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Part of Greek and Roman Art
Date: mid-4th–early 3rd century B.C.Accession Number: 2012.479.7
Date: late 1st century B.C.Accession Number: 10.231.1
Date: 27 B.C.–A.D. 68Accession Number: 2003.407.8a, b
Restored by Pacetti, Vincenzo
Date: 27 B.C.–A.D. 68Accession Number: 1990.247
Date: 2nd century A.D.Accession Number: 1992.11.70
Date: A.D. 14–68Accession Number: 09.39
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The Leon Levy and Shelby White Court evokes the grandeur that was Rome and provides a suitable setting for the sculptures that were created under Roman patronage, inspired by models from both Classical Greece and the Hellenistic kingdoms.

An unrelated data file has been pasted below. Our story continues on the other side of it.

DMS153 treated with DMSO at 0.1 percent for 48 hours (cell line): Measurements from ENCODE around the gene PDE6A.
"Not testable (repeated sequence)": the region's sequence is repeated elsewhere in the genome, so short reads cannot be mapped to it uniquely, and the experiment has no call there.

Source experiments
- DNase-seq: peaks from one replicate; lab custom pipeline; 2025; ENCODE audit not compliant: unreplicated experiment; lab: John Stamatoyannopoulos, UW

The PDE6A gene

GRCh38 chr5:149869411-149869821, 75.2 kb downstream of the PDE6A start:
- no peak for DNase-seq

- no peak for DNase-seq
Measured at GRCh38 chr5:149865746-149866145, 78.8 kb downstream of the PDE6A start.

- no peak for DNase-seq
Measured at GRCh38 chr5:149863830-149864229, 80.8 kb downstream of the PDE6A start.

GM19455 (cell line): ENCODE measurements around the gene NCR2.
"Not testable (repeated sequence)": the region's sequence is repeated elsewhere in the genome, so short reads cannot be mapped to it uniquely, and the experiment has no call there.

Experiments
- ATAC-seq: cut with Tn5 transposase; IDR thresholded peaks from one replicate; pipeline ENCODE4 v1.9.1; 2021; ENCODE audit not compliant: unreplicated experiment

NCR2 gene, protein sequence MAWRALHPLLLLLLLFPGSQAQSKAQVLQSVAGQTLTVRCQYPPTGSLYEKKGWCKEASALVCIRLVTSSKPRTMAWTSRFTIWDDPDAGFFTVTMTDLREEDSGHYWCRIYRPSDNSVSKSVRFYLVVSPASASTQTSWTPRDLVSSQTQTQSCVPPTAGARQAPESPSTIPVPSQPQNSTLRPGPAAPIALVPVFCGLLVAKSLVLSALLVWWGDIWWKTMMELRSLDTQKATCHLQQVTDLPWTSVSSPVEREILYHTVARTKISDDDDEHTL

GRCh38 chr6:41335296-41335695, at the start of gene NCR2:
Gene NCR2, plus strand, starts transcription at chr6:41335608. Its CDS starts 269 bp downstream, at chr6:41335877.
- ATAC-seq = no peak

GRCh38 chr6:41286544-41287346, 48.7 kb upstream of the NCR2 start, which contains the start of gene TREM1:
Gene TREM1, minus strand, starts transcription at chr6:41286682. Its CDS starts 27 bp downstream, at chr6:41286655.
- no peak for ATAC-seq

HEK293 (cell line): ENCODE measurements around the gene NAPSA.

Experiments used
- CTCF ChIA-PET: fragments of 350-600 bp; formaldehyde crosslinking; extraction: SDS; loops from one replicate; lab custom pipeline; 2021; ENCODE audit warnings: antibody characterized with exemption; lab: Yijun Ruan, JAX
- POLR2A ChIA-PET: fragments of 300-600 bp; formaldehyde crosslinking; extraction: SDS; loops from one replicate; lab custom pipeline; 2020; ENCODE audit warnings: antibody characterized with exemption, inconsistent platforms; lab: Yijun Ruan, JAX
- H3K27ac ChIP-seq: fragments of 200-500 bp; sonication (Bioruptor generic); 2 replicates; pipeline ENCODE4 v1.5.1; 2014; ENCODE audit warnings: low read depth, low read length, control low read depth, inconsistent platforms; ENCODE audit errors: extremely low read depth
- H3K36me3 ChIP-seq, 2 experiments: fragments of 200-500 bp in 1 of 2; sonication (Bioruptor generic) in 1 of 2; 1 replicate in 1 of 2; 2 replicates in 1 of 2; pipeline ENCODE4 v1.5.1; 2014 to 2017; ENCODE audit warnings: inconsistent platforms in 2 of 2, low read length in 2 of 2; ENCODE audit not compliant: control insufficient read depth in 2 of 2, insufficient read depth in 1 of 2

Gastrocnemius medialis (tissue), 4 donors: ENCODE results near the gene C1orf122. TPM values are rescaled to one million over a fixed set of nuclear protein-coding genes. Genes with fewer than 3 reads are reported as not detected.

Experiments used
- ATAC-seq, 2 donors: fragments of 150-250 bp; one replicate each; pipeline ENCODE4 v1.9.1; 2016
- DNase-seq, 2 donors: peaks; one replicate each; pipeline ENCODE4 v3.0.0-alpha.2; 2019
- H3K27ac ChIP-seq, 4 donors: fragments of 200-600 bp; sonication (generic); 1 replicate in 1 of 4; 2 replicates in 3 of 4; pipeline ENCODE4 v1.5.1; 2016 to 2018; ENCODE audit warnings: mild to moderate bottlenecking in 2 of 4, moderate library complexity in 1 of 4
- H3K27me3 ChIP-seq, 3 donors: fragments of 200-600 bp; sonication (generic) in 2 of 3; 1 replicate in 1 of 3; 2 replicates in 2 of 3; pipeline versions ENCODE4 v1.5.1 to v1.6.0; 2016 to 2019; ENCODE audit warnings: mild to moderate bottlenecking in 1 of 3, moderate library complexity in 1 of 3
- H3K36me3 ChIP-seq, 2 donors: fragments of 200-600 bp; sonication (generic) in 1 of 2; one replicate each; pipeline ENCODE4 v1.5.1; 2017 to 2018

The arts of South Italy and Ptolemaic Egypt provide the opulent background for the development of Roman taste and luxury. Funerary monuments and grave gifts give a poignant insight into personal lives that draw a different picture of Rome as a place of monumental architecture, sumptuously decorated with marble and decked out with an array of statuary. The statues, in bronze and marble, represented gods, personifications, historical figures, and real people. Roman copies and adaptations of earlier lost Greek works survived to stimulate the classical revival that arose throughout Europe in the eighteenth century.
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